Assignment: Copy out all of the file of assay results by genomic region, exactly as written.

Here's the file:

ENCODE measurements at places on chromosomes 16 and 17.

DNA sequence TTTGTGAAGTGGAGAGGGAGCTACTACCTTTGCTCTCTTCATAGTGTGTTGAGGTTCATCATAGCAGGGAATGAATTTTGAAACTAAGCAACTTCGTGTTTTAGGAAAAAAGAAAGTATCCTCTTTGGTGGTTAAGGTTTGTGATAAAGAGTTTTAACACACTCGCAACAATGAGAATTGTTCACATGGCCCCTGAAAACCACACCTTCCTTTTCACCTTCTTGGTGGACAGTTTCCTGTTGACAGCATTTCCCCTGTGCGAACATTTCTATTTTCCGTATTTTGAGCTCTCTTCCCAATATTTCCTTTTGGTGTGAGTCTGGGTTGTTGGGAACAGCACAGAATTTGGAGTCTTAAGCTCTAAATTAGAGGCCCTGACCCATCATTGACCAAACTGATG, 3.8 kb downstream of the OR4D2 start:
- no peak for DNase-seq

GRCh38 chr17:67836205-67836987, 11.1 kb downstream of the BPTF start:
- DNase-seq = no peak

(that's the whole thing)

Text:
ENCODE measurements at places on chromosomes 16 and 17.

DNA sequence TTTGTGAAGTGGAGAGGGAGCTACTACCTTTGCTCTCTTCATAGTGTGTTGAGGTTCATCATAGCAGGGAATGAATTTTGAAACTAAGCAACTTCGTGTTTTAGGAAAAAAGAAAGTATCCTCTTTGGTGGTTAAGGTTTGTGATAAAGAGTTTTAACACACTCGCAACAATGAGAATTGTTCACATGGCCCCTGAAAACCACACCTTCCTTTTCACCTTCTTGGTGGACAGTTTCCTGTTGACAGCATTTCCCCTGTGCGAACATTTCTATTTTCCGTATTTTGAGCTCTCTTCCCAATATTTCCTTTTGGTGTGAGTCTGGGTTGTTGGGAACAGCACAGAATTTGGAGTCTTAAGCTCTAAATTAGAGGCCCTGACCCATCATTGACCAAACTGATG, 3.8 kb downstream of the OR4D2 start:
- no peak for DNase-seq

GRCh38 chr17:67836205-67836987, 11.1 kb downstream of the BPTF start:
- DNase-seq = no peak